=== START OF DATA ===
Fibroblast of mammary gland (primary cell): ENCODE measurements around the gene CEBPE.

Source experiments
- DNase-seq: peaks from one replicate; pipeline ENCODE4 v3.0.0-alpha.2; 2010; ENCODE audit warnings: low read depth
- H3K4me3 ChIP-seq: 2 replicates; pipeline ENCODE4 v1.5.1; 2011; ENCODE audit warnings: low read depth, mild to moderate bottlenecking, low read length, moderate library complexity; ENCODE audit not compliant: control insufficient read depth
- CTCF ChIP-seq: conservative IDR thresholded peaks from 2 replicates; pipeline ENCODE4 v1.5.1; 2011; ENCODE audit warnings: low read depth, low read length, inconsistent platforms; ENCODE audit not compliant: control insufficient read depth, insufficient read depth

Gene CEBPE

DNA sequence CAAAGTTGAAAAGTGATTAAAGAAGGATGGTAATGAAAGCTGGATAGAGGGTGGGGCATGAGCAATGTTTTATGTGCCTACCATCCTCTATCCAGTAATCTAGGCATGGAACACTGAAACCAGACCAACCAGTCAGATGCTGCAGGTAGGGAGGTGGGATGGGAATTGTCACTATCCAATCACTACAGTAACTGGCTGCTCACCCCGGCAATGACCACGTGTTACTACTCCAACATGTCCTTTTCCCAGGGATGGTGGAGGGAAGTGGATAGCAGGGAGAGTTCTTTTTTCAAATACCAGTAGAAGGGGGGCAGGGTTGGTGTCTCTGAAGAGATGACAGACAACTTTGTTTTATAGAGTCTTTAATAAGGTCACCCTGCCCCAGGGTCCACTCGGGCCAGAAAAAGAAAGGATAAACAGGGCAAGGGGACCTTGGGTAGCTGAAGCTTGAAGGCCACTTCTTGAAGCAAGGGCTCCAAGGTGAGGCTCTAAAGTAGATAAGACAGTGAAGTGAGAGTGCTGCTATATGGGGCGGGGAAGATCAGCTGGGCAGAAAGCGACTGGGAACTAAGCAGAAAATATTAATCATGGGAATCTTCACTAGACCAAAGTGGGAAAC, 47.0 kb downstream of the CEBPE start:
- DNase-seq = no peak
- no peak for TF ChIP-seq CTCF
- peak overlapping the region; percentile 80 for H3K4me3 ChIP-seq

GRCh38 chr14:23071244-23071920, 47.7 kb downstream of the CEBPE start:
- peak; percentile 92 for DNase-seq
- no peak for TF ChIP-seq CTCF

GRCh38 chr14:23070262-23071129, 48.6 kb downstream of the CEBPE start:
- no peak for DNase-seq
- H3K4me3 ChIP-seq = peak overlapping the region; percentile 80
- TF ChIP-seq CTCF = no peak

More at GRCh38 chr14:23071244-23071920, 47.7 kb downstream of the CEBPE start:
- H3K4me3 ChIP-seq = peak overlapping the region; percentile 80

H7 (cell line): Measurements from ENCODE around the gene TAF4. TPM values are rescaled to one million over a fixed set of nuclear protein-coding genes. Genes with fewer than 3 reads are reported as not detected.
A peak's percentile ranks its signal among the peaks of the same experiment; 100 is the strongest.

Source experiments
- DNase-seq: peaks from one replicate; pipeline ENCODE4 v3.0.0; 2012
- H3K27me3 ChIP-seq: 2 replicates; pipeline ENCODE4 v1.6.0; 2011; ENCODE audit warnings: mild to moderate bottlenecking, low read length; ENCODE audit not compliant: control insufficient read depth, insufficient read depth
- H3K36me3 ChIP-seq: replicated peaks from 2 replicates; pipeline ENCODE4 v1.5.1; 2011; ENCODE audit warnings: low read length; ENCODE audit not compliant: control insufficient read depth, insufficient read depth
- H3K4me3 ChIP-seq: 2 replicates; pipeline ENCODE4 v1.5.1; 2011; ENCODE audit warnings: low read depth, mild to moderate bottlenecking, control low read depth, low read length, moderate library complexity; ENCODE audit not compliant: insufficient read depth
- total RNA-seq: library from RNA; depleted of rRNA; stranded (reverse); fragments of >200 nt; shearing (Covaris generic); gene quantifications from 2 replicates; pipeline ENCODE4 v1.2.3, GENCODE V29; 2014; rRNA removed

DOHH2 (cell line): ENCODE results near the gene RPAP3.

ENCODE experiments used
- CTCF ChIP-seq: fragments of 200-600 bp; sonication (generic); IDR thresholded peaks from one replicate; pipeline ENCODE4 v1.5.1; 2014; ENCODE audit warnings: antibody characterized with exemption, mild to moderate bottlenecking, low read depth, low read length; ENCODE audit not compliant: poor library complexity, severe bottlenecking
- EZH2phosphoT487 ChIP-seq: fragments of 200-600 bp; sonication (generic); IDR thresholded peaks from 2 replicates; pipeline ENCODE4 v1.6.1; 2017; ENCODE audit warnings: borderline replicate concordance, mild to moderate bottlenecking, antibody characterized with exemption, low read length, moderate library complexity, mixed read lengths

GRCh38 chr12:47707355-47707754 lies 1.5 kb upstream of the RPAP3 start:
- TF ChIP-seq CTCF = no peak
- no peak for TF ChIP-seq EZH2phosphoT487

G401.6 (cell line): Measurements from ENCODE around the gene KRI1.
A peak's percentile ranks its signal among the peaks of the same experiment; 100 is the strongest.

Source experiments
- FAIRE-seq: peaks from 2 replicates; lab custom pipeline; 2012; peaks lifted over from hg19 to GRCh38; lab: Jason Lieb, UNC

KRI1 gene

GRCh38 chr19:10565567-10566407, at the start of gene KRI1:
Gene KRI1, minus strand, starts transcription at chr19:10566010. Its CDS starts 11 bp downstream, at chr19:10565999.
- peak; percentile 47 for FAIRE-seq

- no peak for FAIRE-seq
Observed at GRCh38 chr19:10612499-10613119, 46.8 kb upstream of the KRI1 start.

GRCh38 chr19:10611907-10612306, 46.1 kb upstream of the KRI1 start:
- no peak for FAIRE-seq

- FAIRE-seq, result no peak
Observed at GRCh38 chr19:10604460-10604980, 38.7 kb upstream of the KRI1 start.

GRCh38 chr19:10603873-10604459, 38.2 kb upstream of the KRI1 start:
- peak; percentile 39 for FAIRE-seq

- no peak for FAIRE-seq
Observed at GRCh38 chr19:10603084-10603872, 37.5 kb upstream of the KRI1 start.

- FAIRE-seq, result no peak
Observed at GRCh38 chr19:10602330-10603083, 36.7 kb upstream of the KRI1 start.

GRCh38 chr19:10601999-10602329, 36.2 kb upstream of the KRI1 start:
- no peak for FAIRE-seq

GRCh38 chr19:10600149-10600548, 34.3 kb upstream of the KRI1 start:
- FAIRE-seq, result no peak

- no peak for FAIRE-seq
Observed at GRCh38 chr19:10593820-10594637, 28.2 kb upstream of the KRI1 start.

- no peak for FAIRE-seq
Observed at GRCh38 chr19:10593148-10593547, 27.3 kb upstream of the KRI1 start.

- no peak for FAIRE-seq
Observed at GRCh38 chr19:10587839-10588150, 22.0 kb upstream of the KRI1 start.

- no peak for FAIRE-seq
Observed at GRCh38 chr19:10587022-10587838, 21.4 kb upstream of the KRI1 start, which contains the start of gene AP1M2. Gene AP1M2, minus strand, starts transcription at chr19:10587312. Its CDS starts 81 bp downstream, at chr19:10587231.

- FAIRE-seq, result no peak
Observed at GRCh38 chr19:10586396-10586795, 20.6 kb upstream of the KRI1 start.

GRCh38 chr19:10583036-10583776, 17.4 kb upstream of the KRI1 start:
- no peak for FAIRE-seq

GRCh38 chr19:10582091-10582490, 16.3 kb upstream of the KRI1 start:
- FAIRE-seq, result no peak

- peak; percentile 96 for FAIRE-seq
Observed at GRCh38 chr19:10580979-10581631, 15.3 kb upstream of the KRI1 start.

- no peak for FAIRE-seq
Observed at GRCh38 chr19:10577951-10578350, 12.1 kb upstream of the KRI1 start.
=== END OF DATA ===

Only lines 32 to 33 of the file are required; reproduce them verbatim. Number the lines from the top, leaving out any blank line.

GRCh38 chr12:47707355-47707754 lies 1.5 kb upstream of the RPAP3 start:
- TF ChIP-seq CTCF = no peak